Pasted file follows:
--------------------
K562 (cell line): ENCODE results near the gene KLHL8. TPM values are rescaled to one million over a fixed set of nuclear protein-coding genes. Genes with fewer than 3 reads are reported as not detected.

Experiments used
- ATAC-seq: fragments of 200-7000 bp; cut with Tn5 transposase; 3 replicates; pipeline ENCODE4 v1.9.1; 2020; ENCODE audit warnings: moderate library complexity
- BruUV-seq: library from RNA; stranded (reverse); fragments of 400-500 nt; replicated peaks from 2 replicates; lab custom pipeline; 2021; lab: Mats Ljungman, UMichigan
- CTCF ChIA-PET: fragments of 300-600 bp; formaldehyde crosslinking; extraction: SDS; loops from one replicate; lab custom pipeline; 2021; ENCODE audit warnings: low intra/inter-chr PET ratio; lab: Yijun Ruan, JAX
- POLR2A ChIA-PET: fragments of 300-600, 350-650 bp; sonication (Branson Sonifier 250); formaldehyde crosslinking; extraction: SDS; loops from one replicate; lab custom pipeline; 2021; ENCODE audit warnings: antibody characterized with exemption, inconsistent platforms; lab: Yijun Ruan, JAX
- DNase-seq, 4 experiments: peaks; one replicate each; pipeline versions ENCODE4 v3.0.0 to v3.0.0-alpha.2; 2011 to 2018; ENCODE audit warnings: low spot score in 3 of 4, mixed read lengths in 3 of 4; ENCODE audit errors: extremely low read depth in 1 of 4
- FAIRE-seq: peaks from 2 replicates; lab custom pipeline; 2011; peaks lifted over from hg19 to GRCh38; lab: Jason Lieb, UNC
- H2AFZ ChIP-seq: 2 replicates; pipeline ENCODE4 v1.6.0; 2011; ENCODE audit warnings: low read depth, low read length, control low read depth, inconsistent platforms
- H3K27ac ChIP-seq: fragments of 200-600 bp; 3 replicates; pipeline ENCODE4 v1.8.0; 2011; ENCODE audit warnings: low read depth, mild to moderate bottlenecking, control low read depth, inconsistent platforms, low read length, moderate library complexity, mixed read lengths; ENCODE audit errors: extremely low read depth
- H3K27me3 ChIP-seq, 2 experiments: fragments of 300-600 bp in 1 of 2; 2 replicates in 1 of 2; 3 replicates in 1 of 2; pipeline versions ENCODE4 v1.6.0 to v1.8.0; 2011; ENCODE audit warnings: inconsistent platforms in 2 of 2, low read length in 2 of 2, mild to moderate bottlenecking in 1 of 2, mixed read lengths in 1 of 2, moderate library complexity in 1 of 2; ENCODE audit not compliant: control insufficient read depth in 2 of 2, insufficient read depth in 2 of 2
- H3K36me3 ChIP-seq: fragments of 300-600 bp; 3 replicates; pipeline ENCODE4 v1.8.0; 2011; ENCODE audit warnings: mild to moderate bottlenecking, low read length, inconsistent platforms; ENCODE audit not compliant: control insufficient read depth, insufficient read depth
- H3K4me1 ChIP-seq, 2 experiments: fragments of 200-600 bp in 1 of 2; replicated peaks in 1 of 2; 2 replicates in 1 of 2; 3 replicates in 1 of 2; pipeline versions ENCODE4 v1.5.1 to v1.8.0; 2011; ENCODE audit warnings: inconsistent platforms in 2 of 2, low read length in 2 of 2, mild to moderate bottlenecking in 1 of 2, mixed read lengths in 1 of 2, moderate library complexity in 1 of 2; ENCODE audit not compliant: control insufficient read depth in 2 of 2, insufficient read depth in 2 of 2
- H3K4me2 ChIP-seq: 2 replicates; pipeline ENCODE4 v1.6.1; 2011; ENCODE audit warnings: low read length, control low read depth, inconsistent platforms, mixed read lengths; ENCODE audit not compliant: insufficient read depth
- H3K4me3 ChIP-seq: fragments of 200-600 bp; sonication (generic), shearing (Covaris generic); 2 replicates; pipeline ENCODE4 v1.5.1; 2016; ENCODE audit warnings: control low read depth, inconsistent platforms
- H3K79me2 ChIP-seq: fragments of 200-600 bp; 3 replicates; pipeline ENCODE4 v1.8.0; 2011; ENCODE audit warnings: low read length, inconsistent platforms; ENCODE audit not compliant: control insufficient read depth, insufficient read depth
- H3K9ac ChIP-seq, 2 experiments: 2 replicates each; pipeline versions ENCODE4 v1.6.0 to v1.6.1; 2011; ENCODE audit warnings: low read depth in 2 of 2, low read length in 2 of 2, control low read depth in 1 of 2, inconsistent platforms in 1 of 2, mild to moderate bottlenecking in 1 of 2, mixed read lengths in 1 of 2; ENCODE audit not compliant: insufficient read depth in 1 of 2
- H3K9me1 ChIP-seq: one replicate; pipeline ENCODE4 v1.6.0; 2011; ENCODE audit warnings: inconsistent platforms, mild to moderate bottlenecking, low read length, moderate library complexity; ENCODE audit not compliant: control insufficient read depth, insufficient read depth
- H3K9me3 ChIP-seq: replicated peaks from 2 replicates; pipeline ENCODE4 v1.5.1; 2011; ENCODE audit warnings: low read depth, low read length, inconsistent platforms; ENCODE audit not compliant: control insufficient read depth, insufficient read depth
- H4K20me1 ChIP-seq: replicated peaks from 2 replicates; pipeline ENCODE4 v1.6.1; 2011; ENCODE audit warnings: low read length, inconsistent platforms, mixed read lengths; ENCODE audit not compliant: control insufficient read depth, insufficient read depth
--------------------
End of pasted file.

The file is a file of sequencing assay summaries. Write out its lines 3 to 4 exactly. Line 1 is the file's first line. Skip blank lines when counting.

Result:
- ATAC-seq: fragments of 200-7000 bp; cut with Tn5 transposase; 3 replicates; pipeline ENCODE4 v1.9.1; 2020; ENCODE audit warnings: moderate library complexity
- BruUV-seq: library from RNA; stranded (reverse); fragments of 400-500 nt; replicated peaks from 2 replicates; lab custom pipeline; 2021; lab: Mats Ljungman, UMichigan